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'The Witches' Review: A campy delight for a new generation

It's not the 90s film, and by making that decision 'The Witches' (2020) made itself a blast.

Anne Hathaway and company in The Witches.
(Image: © Warner Brothers)

Our Verdict

'The Witches' (2020) gives a fresh, campy spin on a classic tale. It's its own thing while still paying homage, and it shines by making that decision.

For

  • 🧙🏻‍♀️Hathaway and Spencer are having a delightful time.
  • 🧙🏻‍♀️A re-telling worthy of a new generation.
  • 🧙🏻‍♀️Really, really fun!
  • 🧙🏻‍♀️Doesn't find itself beholden to the 90s film. This isn't about nostalgia.

Against

  • 🧙🏻‍♀️Relies too heavily on CGI.
  • 🧙🏻‍♀️The children are mostly just there. They're sweet! But this is Spencer and Hathaway's movie.

The Witches (1990) traumatized a whole generation. Anjelica Huston’s Grand High Witch gave many of us nightmares for weeks, while still taking place in a magical Roald Dahl world. I’m pleased to report that The Witches (2020) will do the same for a new generation of children who unwittingly enter Mr. Stringer’s grand hotel. More importantly, this new adaptation takes on a life of its own, differentiating itself from both the book and the 90s film in remarkably fun - and occasionally softer - ways.

Most know the gist of the story by now: The Boy (Jahzir Bruno) tragically loses his parents and moves in with his loving Grandmother (Octavia Spencer). The bond between these two is illustrated quickly and with care, with Spencer and young Bruno making a great pair. It’s not long into the Boy’s new life that he finds himself running afoul of a witch – and one that curses his Grandmother to boot. But Grandmother knows all about the witches, so she whisks the two of them to a grand hotel far away from any of the mean old hags. Or so she thinks. As it happens, she’s actually brought them right to the place where the American coven will be meeting, complete with the Grand High Witch herself. It’s all hijinks and mouse traps after that.

Something some viewers may struggle with is that this new adaptation isn’t for the generation that was scared witless back in the 90s. It is for a whole new group of kids to be terrified and delighted by, and that’s what makes it so good. It’s softer in some ways, while still introducing new terrifying aspects to the children-hating witches. Keep your peepers open for a certain arm-related scene. None of this is to say that us 30-somethings won’t love it. We just have to bear in mind that it wasn’t made with us or our nostalgia in mind.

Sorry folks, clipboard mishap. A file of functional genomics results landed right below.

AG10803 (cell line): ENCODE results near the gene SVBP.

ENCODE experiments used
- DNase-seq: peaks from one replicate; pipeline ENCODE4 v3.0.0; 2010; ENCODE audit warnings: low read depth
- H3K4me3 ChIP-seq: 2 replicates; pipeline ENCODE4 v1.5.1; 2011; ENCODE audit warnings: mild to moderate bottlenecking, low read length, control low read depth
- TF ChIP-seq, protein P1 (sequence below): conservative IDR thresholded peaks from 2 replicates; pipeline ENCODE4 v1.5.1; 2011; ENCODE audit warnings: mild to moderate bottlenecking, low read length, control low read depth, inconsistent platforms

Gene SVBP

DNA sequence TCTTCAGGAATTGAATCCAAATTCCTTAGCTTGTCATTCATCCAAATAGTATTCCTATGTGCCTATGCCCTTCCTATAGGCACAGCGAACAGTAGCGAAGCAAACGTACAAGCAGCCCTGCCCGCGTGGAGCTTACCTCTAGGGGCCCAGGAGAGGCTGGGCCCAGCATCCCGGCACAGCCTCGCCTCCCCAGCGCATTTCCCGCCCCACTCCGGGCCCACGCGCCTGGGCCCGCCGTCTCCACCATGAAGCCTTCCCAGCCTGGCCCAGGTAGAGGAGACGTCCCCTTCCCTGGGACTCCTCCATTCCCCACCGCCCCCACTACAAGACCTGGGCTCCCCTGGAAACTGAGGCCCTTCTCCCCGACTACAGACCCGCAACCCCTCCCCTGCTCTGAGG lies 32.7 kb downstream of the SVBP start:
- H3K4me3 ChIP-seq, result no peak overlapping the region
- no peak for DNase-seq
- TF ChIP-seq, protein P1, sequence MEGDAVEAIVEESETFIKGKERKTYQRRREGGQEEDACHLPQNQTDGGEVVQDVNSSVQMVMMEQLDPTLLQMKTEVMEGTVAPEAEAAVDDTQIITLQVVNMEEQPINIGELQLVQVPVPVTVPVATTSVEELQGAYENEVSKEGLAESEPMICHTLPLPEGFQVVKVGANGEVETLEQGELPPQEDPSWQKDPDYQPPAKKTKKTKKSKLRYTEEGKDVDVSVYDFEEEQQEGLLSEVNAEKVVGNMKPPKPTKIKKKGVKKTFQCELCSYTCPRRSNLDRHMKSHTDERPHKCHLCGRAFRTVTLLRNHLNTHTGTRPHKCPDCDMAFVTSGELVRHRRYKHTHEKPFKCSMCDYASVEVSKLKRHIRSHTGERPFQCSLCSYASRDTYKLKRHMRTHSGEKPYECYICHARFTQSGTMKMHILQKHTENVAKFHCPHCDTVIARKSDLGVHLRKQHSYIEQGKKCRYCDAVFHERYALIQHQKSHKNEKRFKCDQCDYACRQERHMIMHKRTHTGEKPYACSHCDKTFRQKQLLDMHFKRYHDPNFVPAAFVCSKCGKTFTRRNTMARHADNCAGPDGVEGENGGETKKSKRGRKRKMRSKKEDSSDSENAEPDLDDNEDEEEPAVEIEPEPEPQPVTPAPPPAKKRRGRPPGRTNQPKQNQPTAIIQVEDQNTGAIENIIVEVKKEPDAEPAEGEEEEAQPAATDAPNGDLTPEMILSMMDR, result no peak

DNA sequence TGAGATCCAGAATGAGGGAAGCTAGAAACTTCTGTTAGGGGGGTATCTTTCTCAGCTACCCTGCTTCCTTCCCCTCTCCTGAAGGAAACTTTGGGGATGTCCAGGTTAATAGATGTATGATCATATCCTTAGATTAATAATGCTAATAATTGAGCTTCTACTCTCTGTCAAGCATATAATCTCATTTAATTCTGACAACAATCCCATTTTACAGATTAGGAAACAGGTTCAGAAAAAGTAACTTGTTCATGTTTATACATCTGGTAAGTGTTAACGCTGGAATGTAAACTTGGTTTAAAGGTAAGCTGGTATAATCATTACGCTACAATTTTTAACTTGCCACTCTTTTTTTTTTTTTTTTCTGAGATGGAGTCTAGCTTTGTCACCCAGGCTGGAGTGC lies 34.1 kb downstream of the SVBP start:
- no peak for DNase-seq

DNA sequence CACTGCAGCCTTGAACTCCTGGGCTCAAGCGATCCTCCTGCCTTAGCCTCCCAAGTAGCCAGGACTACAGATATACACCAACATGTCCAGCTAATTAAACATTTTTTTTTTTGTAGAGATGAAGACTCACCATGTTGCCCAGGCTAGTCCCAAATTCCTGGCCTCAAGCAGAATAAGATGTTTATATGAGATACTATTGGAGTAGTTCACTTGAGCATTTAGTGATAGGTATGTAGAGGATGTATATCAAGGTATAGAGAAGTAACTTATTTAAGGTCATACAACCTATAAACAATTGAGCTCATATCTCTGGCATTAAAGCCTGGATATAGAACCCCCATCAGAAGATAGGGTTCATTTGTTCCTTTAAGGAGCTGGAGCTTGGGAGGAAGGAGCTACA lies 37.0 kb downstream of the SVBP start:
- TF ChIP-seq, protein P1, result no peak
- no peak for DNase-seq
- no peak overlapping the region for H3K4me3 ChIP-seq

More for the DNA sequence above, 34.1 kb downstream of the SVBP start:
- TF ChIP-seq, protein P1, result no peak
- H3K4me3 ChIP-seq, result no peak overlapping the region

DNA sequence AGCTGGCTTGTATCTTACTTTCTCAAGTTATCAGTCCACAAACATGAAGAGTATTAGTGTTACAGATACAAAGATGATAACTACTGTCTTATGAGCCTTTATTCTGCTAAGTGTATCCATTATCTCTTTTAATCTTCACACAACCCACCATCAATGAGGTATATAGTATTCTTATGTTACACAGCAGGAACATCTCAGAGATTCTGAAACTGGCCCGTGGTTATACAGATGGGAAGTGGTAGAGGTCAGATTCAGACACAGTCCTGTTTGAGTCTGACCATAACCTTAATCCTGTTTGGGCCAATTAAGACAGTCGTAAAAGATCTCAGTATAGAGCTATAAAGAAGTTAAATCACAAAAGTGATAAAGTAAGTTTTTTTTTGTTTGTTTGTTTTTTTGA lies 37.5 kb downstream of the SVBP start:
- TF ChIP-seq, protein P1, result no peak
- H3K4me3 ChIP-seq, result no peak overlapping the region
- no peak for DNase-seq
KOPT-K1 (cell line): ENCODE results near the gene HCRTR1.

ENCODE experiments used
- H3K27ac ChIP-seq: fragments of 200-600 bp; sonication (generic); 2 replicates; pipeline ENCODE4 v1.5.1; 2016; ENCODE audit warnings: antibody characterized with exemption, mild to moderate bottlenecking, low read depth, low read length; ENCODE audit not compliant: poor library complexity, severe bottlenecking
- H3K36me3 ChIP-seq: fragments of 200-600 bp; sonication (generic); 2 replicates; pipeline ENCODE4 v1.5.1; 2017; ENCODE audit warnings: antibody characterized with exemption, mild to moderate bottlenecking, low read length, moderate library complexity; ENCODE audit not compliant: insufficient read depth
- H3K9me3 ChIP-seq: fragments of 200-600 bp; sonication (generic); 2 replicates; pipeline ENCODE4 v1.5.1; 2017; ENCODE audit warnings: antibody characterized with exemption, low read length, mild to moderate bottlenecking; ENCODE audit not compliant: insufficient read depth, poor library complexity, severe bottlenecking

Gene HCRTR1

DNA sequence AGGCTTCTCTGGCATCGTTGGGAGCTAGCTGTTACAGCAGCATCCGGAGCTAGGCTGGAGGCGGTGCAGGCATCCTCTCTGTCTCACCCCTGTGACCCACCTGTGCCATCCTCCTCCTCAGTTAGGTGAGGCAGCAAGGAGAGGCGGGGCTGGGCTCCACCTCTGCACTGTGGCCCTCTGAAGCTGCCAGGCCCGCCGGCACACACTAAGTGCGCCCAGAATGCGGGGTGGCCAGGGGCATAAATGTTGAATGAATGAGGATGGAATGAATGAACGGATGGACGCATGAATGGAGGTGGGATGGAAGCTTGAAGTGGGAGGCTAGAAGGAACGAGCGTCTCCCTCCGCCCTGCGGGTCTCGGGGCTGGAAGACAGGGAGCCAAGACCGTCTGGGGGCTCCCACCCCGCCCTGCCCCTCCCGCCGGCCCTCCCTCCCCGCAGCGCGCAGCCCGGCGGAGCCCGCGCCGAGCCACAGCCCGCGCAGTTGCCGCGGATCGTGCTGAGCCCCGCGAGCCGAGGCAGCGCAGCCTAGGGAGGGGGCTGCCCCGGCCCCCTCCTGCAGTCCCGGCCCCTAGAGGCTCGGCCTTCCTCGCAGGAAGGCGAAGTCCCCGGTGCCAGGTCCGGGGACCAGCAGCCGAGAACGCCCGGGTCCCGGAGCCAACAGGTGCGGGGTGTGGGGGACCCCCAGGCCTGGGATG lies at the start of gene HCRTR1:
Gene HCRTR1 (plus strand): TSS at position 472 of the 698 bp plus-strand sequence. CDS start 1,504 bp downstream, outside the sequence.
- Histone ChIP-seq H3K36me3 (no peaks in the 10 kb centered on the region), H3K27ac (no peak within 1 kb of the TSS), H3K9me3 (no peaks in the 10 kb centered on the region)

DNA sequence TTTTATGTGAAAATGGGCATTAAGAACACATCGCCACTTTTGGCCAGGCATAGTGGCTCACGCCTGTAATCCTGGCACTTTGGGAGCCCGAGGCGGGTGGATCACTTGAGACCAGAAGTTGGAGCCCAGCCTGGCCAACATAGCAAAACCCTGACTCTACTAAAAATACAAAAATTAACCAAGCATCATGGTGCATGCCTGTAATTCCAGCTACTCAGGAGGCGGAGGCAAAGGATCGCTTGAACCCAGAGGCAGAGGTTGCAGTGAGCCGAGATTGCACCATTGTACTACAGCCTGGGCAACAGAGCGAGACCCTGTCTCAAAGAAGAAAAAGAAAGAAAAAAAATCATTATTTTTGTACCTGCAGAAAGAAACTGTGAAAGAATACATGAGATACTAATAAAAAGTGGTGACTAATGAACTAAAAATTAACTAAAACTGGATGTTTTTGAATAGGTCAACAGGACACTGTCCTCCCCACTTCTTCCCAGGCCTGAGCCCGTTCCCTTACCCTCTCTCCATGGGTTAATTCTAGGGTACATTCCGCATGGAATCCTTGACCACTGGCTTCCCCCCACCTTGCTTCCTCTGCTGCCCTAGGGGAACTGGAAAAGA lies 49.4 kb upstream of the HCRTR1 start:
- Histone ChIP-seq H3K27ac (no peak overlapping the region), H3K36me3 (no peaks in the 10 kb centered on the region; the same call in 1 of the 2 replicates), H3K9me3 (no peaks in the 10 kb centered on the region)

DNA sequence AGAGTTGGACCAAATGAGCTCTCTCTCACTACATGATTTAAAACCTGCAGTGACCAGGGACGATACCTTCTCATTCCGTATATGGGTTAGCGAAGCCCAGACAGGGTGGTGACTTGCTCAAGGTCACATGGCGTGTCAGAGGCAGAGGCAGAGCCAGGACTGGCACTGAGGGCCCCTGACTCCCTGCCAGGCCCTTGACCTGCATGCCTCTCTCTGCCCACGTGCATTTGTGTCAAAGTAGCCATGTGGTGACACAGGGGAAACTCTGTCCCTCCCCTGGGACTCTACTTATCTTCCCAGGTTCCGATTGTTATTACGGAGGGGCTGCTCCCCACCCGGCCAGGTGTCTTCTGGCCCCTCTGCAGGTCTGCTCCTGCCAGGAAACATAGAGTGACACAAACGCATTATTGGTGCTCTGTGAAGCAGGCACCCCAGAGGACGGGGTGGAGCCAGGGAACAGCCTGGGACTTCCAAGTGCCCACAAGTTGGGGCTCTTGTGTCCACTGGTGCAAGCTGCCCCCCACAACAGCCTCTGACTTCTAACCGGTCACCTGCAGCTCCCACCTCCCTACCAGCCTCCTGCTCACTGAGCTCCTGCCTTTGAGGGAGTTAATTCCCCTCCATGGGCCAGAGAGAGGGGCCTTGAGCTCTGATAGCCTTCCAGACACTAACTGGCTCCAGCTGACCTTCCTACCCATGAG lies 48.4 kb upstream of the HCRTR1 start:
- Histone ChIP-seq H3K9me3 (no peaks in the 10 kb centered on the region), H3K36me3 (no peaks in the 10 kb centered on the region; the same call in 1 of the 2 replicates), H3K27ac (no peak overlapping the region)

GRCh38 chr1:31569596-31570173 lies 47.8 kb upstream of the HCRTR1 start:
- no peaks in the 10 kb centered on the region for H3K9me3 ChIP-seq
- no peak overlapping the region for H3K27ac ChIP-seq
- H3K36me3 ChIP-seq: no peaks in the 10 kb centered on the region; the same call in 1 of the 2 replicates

What it does have in mind is some serious, unfiltered camp. Anne Hathaway absolutely chews up the role of the Grand High Witch. Every second she is on screen is utterly absurd and it ends up being picture perfect for this version of the character. She’s weird, scream-y, and just downright ridiculous from time to time while still convincing you that she is absolutely about to murder every child she possibly can. On the flip side, Octavia Spencer nails the role of Grandmother. She’s warm and kind, but she will still whip your behind without pause if you have it coming to you. Her matriarchal role plays an important part against the Grand High Witch, and getting to see her have her moment is every bit worth the wait.

One thing many critics acknowledged from the jump was the shift from practical effects (1990) to all CGI (2020). While all of the effects are done well enough, this ends up being a reasonable complaint. There are plenty of moments where the digital effects simply cannot be avoided – the aforementioned arm scare I mentioned wouldn’t be possible without them, and the mice would not have played as well – but there are other moments where the practical should have come into play more and they simply didn’t. All the same, nothing looks ostensibly bad. At least not today. That’s the price you often pay with CGI – an understanding that a decade from now it won’t hold the way it does today. Meanwhile, The Witches (1990) will still haunt you thirty years later because of its effects decisions.

The Witches (2020) is warm and weird. Even better, it leans into its weird with everything it has. Those oddities coupled with an all-star pairing like Hathaway and Spencer really takes things to the next level. There weren’t many moments where I wasn’t grinning like a fool while watching. A whole new generation of unsuspecting children are going to have an absolutely blast and be traumatized in brand new ways. That’s heartwarming!

The Witches will be available on HBO Max on October 22nd, 2020.